Grocery shopping is not my favorite chore of the week. In fact, it’s one of my least favorite chores. I can’t really say why other than the tediousness of navigating the crowds (since I have to shop on the weekend), the need to plan out a week’s worth of meals in advance, and the cost.
But in truth, I have a tendency to purchase similar items each week, relying on habit and luck to get me through. The only list I bring with me is the running list that lives on my refrigerator—the list where we write down the things that we need to purchase as we run out of that particular item. Between that list, the weekly “regular” items, and the items I pick up to create something edible for week night dinners, I am able to get through my grocery trip without wasting much time on planning.
Last weekend, W and I went to the grocery store on the way home from several other errands we had to do. It was dinnertime on Saturday, and I figured together, we could quickly conquer this weekly chore. We entered the store, acquired a cart, and we were off.
But the grocery list from the refrigerator was on a long, narrow sheet of paper, and it was only half filled. So I ripped off the bottom half (which was blank), and handed it to W. “Here,” I joked with him. “You get the items on this half of the list, and I’ll get the items on my half.”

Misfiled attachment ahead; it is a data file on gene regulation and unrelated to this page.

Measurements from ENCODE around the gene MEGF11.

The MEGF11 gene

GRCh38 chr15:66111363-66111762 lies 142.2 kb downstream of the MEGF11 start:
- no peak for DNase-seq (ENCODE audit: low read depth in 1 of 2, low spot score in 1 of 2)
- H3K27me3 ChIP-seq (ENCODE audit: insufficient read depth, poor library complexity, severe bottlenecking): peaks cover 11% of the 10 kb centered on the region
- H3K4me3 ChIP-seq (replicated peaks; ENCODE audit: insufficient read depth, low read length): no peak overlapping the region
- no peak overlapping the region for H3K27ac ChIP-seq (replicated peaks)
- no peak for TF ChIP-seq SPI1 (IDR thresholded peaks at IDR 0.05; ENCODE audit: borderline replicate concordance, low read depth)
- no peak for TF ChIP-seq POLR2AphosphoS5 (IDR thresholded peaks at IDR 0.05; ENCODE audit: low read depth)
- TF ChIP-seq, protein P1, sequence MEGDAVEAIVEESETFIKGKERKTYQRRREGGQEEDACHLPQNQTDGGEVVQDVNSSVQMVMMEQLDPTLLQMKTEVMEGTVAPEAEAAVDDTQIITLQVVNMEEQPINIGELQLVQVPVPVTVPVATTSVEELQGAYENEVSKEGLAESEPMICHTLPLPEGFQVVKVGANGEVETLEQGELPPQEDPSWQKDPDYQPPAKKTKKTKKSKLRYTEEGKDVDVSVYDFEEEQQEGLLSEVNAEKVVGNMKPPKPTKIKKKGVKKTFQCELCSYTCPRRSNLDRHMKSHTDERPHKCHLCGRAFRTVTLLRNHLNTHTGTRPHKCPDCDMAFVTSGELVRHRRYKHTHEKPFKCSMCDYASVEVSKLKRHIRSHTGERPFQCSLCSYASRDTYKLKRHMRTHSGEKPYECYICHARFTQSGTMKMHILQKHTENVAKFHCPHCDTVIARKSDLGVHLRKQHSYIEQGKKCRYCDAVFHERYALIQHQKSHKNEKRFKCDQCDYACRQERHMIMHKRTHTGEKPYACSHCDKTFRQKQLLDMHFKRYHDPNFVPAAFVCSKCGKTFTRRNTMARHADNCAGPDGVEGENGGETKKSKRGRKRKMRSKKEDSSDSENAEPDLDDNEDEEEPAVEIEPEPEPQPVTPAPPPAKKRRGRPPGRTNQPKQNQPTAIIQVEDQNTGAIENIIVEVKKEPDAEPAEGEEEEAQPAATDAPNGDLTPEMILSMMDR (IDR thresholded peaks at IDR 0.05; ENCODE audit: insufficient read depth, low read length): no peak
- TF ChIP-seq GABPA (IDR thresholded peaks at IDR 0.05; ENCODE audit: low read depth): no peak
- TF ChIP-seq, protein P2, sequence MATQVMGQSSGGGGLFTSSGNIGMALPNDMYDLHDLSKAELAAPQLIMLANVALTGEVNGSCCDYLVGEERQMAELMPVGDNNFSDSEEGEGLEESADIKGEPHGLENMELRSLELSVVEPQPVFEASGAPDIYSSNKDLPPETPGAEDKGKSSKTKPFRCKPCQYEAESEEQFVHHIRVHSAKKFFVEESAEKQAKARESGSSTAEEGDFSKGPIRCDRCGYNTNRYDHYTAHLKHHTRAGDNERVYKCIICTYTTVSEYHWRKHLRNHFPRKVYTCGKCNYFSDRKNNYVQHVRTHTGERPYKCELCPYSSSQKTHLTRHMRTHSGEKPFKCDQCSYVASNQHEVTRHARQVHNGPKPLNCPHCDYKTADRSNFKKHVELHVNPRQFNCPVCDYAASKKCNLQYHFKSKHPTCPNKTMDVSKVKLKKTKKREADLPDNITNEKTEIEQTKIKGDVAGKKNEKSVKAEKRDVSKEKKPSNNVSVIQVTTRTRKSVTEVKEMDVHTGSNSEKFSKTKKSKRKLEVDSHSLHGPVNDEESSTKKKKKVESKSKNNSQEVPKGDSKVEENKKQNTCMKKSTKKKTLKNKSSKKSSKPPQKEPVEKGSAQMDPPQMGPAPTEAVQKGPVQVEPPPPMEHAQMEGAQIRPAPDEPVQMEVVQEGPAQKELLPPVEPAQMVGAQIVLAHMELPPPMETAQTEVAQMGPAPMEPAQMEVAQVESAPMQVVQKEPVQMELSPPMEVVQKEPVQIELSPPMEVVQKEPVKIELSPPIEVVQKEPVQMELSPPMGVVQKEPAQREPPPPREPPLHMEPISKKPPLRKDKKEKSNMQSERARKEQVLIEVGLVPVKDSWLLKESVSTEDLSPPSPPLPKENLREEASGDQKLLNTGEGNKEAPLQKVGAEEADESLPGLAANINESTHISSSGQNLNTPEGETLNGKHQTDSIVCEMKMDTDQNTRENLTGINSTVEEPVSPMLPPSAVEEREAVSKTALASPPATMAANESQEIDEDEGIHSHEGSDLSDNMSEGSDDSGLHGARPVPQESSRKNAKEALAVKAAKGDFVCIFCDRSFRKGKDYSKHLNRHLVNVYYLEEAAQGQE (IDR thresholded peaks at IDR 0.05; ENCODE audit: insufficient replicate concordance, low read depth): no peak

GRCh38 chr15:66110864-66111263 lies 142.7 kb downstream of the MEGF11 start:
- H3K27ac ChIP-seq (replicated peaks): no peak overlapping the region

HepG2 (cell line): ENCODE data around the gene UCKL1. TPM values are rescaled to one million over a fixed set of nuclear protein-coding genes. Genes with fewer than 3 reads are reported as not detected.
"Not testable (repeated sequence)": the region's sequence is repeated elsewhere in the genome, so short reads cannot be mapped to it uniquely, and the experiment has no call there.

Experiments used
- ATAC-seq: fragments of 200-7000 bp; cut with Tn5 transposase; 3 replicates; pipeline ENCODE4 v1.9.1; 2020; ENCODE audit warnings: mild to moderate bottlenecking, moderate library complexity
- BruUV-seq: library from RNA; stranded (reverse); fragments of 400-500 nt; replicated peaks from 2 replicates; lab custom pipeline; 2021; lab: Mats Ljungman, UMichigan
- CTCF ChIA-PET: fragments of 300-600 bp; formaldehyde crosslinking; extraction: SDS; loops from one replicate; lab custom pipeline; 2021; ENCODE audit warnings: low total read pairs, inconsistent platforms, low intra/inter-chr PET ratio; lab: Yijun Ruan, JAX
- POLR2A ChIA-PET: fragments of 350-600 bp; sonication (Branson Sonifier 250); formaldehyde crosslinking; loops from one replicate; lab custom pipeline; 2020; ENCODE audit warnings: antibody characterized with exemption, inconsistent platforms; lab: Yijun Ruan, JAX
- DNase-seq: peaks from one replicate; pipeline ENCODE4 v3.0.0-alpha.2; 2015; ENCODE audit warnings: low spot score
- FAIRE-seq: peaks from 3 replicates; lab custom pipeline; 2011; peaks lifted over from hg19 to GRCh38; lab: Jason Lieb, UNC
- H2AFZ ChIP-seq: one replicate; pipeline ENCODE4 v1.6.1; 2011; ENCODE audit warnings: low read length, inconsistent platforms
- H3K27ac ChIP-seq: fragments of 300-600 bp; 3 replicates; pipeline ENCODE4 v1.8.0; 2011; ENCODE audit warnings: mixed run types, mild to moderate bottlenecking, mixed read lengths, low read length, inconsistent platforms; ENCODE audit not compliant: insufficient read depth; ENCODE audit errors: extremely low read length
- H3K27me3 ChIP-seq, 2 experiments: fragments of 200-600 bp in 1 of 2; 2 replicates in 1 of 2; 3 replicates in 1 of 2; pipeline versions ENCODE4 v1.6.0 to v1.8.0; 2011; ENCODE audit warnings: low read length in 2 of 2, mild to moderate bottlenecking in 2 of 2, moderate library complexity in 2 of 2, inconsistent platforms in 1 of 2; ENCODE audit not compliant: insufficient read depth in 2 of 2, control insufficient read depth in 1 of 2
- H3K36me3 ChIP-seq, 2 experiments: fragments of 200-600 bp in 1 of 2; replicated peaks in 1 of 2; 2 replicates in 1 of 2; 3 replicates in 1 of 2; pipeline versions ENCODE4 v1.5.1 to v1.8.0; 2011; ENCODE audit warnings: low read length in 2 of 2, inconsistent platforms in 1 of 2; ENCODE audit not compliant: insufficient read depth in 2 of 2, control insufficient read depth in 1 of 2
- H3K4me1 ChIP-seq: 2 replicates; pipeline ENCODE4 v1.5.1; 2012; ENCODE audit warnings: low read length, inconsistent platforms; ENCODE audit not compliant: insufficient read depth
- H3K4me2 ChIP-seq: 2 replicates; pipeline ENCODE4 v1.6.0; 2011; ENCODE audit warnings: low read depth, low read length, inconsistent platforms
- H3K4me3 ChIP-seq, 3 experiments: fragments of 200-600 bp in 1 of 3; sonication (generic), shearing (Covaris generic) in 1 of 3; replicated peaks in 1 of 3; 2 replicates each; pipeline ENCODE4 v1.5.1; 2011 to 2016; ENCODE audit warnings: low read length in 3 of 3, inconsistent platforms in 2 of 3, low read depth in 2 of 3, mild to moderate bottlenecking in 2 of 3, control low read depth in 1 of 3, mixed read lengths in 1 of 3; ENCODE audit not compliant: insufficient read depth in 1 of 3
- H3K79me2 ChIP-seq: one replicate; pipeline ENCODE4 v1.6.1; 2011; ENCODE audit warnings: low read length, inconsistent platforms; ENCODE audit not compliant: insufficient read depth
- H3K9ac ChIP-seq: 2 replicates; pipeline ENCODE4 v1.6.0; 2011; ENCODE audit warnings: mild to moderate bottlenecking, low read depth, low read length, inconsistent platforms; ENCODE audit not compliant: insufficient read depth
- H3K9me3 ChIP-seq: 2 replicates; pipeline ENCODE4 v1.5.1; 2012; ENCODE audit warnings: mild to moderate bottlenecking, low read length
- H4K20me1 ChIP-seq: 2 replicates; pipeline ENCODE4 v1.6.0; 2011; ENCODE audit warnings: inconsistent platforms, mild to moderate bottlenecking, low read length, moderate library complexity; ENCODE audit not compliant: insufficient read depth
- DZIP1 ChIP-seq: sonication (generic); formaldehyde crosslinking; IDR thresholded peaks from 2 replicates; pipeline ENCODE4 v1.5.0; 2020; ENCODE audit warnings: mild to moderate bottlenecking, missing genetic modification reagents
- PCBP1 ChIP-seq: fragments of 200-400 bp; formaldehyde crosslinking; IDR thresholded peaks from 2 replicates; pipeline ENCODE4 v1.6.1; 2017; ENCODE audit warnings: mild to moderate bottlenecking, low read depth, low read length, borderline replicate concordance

He stared at the torn paper in his hand. Then, as I went off toward the produce, he veered the cart in the other direction. I slowed my pace, looked back, and he was looking around with a feigned look of slight puzzlement on his face.
Well, I don’t have time to fool around, I thought, and I continued on my normal grocery trajectory. I knew he wouldn’t be far behind. I picked up broccoli, tangerines, lettuce. Of course, I had no cart to put them in, so I was loading up my arms. I started to look at the green peppers, but I didn’t have two hands to manipulate the bag and check the peppers for firmness.
But then I spotted W, at the front end of the produce section. He was wandering around, still glancing at the ripped “list” in his hand as if there were something written there. We made eye contact, and I waved at him, motioning for him to come closer, and he did.
“Well, I was trying to find the stuff on my list,” he turned his “list” to me, so I could see what he was in search of. On the piece of paper was a drawing of an array of fruit in the basket. “I thought it might be toward the other end of the store, but I couldn’t find it there, either.” He shrugged, the smirk on his face growing increasingly visible.
And how was I to respond to that? This crazy son of mine took a meaningless piece of paper and pretended to make meaning out of it. In the process, he took an ordinary shopping trip, and transformed it into something just a bit special.